Mean age at diagnosis in those achieving sustained clinical benefit was 31.2 years, compared with 28.7 years in those who did not (P = 0.50), and mean disease duration prior to commencement of methotrexate was 145.4 months in those achieving sustained clinical benefit compared with 136.7 months in those who did not (P = 0.81). Mean C-reactive protein levels prior to commencement of methotrexate were lower in those achieving sustained clinical benefit (15.4 mg/L) compared with those who did not (27.4 mg/L), but this difference was not statistically significant (P = 0.11). Of the 48 patients who commenced methotrexate from 2005 onwards, and who therefore received standardised induction and maintenance therapy initially, 17 (35.4%) achieved a sustained clinical benefit, compared with two (11.1%) of 18 who received nonstandardised induction and maintenance therapy (P = 0.07).
Rates of sustained clinical benefit were generally higher in female patients, those aged 40 years or more at the time of diagnosis of CD, those with colonic or ileo-colonic disease, those with stricturing disease, previous or current smokers, those with a prior history of an intestinal resection and in those without extra-intestinal manifestations (Table S2). Again, there were no obvious predictors of achievement of sustained clinical benefit identified following univariate or multivariate analysis, although no patients with isolated ileal disease experienced sustained clinical benefit, albeit among only four patients.
Tolerability of methotrexate
A total of 20 patients (30.3%) discontinued methotrexate due to adverse events. Five patients developed adverse events during initiation of therapy. Of these, two reported respiratory symptoms including exertional dyspnoea and lower respiratory tract infection, although a formal diagnosis of pneumonitis or pulmonary fibrosis was not made in either case, one developed hypersensitivity with angio-oedema on the first dose of methotrexate administered, one experienced nausea and in the remaining patient the reason for discontinuation was not clear. During maintenance therapy (median duration 12 months, interquartile range 4–20 months) a further 15 patients developed adverse events, which include development of deranged serum transaminases more than two times the upper limit of normal in six, although liver biopsy was not carried out routinely in these individuals to ascertain whether or not methotrexate was the cause, widespread lymphadenopathy in one patient, and a further eight patients withdrew treatment as a result of nonspecific side effects including lethargy, myalgia, fatigue and reduced appetite.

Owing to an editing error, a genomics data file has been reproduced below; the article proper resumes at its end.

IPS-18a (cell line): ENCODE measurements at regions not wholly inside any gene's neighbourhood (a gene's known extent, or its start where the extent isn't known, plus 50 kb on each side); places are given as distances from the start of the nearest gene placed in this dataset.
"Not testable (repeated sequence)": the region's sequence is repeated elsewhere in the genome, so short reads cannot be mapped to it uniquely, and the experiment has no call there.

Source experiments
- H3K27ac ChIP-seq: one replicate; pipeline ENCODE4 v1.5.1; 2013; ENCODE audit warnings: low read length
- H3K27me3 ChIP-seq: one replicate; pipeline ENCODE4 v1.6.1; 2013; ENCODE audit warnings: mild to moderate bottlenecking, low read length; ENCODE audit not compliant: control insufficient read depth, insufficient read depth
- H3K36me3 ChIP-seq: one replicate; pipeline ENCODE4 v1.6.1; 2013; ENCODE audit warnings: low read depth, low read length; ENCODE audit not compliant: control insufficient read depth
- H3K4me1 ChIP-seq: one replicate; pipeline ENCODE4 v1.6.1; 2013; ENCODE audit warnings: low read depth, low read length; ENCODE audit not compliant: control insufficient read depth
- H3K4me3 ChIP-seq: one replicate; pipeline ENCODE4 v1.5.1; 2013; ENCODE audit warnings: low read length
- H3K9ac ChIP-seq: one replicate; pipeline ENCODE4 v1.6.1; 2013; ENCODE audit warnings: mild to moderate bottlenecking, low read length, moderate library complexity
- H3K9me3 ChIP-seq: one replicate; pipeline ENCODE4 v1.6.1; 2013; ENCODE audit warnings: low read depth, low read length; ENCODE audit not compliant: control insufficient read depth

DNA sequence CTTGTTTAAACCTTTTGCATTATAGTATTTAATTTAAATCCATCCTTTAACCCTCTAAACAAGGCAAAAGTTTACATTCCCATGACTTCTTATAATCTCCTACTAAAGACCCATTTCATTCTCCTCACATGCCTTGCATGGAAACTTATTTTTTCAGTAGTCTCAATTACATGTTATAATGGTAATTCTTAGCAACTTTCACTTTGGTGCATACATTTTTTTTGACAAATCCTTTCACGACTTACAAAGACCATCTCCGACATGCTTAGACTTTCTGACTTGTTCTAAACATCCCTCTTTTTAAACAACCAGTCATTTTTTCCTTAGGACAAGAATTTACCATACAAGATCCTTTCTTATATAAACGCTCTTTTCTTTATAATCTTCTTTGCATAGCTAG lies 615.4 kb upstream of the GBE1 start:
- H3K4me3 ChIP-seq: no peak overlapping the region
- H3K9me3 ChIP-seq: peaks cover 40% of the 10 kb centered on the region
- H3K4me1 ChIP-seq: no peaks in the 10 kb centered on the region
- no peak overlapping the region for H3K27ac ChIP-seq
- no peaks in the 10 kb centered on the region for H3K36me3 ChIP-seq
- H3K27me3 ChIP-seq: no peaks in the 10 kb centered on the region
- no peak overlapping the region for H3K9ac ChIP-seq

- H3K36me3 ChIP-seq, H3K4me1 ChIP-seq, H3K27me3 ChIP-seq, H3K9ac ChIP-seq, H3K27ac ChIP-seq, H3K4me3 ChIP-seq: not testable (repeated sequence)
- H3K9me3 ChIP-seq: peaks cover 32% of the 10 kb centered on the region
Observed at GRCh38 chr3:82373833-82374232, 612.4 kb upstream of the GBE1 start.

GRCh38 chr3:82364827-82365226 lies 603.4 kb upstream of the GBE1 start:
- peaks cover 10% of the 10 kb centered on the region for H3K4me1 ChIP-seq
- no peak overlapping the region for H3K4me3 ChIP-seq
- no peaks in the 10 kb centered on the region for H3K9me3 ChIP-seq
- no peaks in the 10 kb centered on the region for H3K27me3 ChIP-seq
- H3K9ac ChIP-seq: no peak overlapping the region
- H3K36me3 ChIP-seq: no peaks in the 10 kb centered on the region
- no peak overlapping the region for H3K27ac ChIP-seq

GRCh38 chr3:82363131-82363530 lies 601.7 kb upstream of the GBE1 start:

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In this study, we have demonstrated that methotrexate administered parenterally or orally is efficacious in the initial treatment of patients with active CD, with a response rate after 4 months of treatment of over 80%. Methotrexate was used as a second-line immunomodulator in the majority of our patients, following failure with thiopurine analogues in more than 90%. However, its efficacy in terms of providing sustained clinical benefit in this setting was disappointing, with approximately 30% of patients achieving this according to the criteria we used, even when patients receiving oral methotrexate were excluded from the analysis. Among those patients treated with standardised induction and maintenance regimens after 2005, rates of sustained clinical benefit were slightly higher at 35%. Rates of sustained clinical benefit were generally higher in female patients, those aged 40 years or more at the time of diagnosis of CD, those with colonic or ileo-colonic disease, those with stricturing disease, previous or current smokers, those with a prior history of an intestinal resection and in those without extra-intestinal manifestations. However, none of these differences were statistically significant, so no definite conclusions can be drawn. In addition, 30% of patients had to discontinue therapy due to adverse events, with approximately 10% developing deranged serum transaminases whilst on the drug.
Strengths of this study include the fact that we included data from all patients commenced on methotrexate for CD from a single tertiary care referral centre, making this one of the largest nonrandomised studies to examine this issue to date. Complete data were collected from initiation of therapy to either cessation, or last point of follow-up, for all patients. Limitations of the study include the retrospective nature of data collection, meaning that the outcomes of response to therapy were defined using a physician’s assessment of improvement or remission, rather than a validated endpoint such as the Crohn’s disease activity index, which may have allowed a more precise measurement and stringent definition of response to therapy at 4 months, and remission at last point of follow-up. The accuracy of data collection was also dependent on the quality and comprehensiveness of medical records. Finally, the study was conducted entirely in a tertiary care population, meaning that the results may not be generalisable to patients receiving methotrexate therapy in the secondary care setting.